A growing body of research is investigating the potential contribution of mitochondrial function to the etiology of type 2 diabetes. Numerous in vitro, in situ, and in vivo methodologies are available to examine various aspects of mitochondrial function, each requiring an understanding of their principles, advantages, and limitations. This review provides investigators with a critical overview of the strengths, limitations and critical experimental parameters to consider when selecting and conducting studies on mitochondrial function. In vitro (isolated mitochondria) and in situ (permeabilized cells/tissue) approaches provide direct access to the mitochondria, allowing for study of mitochondrial bioenergetics and redox function under defined substrate conditions. Several experimental parameters must be tightly controlled, including assay media, temperature, oxygen concentration, and in the case of permeabilized skeletal muscle, the contractile state of the fibers. Recently developed technology now offers the opportunity to measure oxygen consumption in intact cultured cells. Magnetic resonance spectroscopy provides the most direct way of assessing mitochondrial function in vivo with interpretations based on specific modeling approaches. The continuing rapid evolution of these technologies offers new and exciting opportunities for deciphering the potential role of mitochondrial function in the etiology and treatment of diabetes. PMID:23520284

  11. The French Version of the Reflective Functioning Questionnaire: Validity Data for Adolescents and Adults and Its Association with Non-Suicidal Self-Injury

    PubMed Central

    Badoud, Deborah; Luyten, Patrick; Fonseca-Pedrero, Eduardo; Eliez, Stephan; Fonagy, Peter; Debbané, Martin

    2015-01-01

    Introduction The capacity to understand one’s own actions and those of others in terms of cognitive and affective mental states (i.e., reflective functioning or mentalizing) is thought to play a critical role in both typical and atypical development. To date, however, no self-report tool is available for assessing reflective functioning ability in French-speaking samples. The first aim of this study is to investigate the reliability and validity of the reflective functioning questionnaire (RFQ) in French-speaking adolescents and adults. Secondly, we investigate whether low levels of reflective functioning were associated with non-suicidal self-injury. Methods 130 adolescents (66 females, Mage = 15.72, SDage = 1.74) and 253 adults (168 females, Mage = 23.10, SDage = 2.56) completed a French translation of the RFQ and a battery of self-reported questionnaires to assess a set of clinical (alexithymia; borderline traits; internalizing and externalizing symptoms) and psychological (empathy; mindfulness) variables. Results The current results showed configural invariance of the original two-factor structure of the RFQ across French-speaking adolescents and adults and satisfactory reliability and construct validity of the two subscales. Furthermore, we observed that recent episodes of non-suicidal self-injury were associated with lower levels of reflective functioning in the adult, but not in the adolescent, sample. Discussion The present research has methodological and clinical implications in that it provides the first evidence that the RFQ can be used to reliably assess reflective functioning in French-speaking population. The study further shows that impaired ability to consider mental states that lie behind behaviors might play a role in non-suicidal self-injury, at least in adults. PMID:26714319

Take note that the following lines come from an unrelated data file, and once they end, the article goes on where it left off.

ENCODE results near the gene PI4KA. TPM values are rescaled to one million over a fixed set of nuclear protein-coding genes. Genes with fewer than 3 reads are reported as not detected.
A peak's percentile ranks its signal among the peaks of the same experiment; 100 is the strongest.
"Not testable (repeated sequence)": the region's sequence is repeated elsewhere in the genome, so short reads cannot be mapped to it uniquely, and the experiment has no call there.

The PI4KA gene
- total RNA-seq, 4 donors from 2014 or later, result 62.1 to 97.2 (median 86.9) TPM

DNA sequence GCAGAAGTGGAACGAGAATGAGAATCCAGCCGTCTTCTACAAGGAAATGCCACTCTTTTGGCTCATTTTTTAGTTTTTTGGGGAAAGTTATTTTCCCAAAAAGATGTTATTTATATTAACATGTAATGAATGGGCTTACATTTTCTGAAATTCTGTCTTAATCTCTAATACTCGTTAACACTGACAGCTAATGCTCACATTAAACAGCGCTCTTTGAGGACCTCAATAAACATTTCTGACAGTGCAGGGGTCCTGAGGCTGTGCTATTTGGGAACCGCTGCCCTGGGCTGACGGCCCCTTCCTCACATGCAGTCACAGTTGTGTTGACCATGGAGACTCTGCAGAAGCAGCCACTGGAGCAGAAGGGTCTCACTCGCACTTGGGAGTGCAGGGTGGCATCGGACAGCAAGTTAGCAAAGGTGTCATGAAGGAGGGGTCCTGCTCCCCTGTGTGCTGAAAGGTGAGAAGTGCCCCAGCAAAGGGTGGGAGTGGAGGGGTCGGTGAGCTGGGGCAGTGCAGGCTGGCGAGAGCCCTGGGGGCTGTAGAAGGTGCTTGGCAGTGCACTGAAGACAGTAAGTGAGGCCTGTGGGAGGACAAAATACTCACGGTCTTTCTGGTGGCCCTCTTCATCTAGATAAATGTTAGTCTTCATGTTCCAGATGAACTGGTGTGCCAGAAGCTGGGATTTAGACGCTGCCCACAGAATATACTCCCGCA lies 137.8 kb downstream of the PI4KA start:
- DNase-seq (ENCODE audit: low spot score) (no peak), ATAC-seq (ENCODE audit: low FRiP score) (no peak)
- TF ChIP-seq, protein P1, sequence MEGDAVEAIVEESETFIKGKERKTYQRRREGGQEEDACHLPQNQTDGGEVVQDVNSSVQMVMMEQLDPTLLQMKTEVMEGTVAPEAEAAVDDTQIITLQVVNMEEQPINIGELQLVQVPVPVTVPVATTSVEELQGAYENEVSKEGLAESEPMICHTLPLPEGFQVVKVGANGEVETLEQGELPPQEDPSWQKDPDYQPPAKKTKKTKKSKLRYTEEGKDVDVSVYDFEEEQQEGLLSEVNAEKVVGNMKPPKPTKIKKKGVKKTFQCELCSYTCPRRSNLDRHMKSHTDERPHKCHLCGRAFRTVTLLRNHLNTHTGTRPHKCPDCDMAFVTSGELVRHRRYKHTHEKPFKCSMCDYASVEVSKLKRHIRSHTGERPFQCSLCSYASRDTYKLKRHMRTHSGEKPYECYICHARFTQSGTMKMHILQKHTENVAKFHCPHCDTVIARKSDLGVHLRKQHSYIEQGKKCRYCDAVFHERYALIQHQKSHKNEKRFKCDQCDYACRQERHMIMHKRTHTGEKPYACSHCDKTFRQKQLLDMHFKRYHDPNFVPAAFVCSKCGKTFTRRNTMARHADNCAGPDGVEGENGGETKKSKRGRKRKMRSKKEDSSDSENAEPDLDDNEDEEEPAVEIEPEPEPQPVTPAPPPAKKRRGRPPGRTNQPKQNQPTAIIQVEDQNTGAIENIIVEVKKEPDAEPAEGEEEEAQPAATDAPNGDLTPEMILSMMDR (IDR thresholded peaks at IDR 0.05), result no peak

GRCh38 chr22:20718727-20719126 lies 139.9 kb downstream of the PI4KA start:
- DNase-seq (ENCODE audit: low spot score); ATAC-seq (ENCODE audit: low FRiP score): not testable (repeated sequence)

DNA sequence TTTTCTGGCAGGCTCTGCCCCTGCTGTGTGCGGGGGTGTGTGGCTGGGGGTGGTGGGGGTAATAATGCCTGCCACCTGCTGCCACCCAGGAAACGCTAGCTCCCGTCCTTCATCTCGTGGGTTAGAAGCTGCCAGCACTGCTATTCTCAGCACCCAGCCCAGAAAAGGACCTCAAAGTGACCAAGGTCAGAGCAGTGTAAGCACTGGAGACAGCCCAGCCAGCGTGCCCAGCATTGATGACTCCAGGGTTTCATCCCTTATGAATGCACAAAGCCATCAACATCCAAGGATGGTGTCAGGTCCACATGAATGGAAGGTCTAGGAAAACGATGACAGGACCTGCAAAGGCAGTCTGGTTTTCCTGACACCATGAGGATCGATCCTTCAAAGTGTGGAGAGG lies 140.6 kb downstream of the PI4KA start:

12. Discrepancies in Military Middle-School Adolescents' and Parents' Perceptions of Family Functioning, Social Support, Anger Frequency, and Concerns

    ERIC Educational Resources Information Center

    Crow, Janet R.; Seybold, Amanda K.

    2013-01-01

    Previous literature suggests that adolescents' and parents' perceptions of family functioning are typically quite disparate and that perceptual discrepancies increase when a family is under stress. During the years of deployments to Iraq and Afghanistan adolescents in military families have faced uniquely stressful circumstances which may…

  13. An Investigation of Violent and Nonviolent Adolescents' Family Functioning, Problems Concerning Family Members, Anger and Anger Expression

    ERIC Educational Resources Information Center

    Avci, Rasit; Gucray, Songul Sonay

    2010-01-01

    The purpose of this study is to (a) investigate the families of violent and nonviolent adolescents in terms of family functioning, trait anger and anger expression, and (b) compare incidence of psychological problems, alcohol usage and delinquent behaviors. The sample consisted of families of both violent (n = 54) and nonviolent adolescents (n =…

  14. Neuroanatomical Correlates of Executive Functions in Children and Adolescents: A Magnetic Resonance Imaging (MRI) Study of Cortical Thickness

    ERIC Educational Resources Information Center